Leeds will bounce back from its European Capital of Culture 2023 ban with a six-year programme of arts and events without “restrictions” posed by the continental title.
That was the message from civic leaders tonight during an event at Leeds Town Hall outlining a renewed commitment to promoting culture from now until the big year.
During a speech to the What next for Leeds 2023? audience, Leeds City Council leader Judith Blake revealed the authority believes the European Commission’s decision last year to exclude UK cities from holding the title post-Brexit came directly from chief negotiator Michel Barnier.
She said: “We think this decision came right from the top.
“We believe Michel Barnier himself actually made that decision.”
But she added: “I think we are very blessed and we are fortunate in Leeds because we are not known for lying down and taking things that come our way.”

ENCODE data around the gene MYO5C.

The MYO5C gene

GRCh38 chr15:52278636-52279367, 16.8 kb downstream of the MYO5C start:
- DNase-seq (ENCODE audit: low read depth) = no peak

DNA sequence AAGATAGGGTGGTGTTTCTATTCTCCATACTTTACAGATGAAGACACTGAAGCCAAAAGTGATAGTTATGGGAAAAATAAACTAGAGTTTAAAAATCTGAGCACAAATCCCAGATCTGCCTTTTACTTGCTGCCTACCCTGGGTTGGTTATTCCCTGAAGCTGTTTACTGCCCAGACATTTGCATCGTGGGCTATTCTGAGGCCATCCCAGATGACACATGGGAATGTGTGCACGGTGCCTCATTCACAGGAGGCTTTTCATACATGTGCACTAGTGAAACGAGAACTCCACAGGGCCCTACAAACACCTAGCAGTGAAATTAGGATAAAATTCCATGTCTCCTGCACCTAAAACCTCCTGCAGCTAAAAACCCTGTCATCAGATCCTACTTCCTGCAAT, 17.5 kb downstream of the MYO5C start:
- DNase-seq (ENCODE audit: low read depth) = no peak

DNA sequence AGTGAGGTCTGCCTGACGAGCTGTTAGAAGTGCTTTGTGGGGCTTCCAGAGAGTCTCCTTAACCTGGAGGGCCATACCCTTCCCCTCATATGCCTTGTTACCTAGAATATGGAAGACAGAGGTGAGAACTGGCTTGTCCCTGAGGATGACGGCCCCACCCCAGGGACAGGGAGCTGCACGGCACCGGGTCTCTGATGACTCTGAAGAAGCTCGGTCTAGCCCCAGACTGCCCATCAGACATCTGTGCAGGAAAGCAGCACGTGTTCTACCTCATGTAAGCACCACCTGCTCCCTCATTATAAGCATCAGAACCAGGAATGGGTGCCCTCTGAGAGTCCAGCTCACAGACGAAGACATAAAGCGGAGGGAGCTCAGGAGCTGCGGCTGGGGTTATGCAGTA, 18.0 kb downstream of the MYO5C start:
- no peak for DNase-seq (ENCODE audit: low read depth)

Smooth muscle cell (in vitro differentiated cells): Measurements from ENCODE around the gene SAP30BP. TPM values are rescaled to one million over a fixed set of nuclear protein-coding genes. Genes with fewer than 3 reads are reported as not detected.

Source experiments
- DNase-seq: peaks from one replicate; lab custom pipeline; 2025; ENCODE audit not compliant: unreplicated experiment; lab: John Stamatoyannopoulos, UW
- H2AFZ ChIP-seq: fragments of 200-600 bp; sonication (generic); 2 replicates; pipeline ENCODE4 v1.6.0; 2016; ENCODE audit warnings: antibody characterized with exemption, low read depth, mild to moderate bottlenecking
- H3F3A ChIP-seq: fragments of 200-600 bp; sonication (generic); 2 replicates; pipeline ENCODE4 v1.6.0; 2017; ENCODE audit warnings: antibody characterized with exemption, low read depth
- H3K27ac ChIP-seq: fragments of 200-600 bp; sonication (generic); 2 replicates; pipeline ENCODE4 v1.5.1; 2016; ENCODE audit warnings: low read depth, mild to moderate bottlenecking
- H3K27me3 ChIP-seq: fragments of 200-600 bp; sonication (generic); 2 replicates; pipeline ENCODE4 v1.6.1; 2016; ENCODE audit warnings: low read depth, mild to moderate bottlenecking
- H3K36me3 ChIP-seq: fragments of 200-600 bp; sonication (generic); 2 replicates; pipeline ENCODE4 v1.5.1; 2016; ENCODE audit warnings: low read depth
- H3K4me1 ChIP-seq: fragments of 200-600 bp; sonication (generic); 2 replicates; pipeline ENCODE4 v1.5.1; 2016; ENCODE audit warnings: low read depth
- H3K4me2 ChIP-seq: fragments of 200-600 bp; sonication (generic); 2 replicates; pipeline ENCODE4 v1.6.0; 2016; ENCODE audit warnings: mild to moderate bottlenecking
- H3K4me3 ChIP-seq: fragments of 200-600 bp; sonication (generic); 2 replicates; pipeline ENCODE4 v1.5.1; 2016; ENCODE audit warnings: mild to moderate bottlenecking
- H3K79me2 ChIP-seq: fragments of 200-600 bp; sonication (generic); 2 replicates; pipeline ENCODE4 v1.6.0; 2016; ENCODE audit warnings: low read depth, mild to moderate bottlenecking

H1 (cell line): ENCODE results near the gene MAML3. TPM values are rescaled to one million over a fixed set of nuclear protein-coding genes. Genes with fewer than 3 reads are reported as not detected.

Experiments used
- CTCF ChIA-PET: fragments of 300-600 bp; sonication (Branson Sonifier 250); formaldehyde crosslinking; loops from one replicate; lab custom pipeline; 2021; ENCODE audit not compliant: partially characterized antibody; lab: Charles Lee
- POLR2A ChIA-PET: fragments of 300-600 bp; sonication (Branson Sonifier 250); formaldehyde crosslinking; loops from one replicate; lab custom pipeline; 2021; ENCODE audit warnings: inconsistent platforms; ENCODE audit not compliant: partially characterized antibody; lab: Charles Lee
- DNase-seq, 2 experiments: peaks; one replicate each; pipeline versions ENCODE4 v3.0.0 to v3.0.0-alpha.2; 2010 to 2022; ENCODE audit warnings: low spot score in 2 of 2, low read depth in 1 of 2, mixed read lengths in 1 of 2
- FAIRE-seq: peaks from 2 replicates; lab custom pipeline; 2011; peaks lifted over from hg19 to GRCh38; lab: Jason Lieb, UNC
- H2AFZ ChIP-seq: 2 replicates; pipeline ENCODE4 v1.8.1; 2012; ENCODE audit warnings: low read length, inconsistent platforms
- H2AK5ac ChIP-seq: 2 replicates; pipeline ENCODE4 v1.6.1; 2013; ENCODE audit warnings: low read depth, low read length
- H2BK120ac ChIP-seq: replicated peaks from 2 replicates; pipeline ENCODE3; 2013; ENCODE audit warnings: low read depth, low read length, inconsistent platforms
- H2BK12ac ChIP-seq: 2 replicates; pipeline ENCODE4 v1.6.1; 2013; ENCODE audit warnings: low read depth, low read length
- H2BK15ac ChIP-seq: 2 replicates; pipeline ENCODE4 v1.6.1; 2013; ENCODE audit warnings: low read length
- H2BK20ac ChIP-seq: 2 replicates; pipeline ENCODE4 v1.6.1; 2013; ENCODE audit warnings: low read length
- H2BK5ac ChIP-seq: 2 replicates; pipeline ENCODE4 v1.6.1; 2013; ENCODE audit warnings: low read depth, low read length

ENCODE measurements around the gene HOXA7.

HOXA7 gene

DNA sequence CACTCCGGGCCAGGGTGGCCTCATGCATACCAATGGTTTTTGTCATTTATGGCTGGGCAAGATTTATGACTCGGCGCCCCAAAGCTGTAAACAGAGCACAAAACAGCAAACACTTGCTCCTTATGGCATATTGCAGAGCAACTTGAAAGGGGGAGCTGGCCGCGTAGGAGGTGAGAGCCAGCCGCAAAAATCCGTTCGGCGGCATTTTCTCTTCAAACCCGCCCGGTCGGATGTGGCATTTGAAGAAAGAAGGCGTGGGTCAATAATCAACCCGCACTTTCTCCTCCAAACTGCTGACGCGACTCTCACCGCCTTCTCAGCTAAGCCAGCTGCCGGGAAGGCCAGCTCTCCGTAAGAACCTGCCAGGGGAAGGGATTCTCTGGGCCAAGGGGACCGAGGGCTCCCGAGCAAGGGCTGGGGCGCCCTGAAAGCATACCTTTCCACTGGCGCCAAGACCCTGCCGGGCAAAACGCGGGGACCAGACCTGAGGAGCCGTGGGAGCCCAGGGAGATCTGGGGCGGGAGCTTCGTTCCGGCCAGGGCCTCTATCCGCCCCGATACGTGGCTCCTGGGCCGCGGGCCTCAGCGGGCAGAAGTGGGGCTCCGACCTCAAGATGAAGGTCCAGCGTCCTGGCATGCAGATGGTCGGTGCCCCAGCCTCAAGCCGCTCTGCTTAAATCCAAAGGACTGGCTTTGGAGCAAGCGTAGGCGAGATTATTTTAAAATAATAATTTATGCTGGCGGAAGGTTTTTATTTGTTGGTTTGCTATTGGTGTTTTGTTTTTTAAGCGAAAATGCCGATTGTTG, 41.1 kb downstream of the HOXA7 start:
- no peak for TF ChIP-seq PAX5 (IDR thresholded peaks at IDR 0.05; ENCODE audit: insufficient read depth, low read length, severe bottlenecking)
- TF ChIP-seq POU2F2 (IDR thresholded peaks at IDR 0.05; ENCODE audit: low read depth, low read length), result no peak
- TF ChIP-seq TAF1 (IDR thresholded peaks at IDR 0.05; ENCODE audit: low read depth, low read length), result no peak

She added that putting on a Leeds 2023 programme without being "restricted" by the European Capital of Culture remit would mean more international opportunities and sport events could also play a part.
Proposals outlined as part of the city’s 2023 bid will still go ahead, and further announcements were made this evening.
A new collaborative project, Yorkshire Sculpture International, will be delivered by Leeds Art Gallery, Henry Moore Institute, The Hepworth Wakefield and Yorkshire Sculpture Park in 2019 and again in 2023.
The launch of Leeds Peoples Theatre – which will create huge outdoor community performances in 2020 and in 2023 – was also announced.
And early agreements have been made with businesses to pay for the Leeds Lighthouse – a full-sized lighthouse to be built in the city.
Coun Blake also said that Leeds would now work with former UK “rivals” also prevented from holding the 2023 title.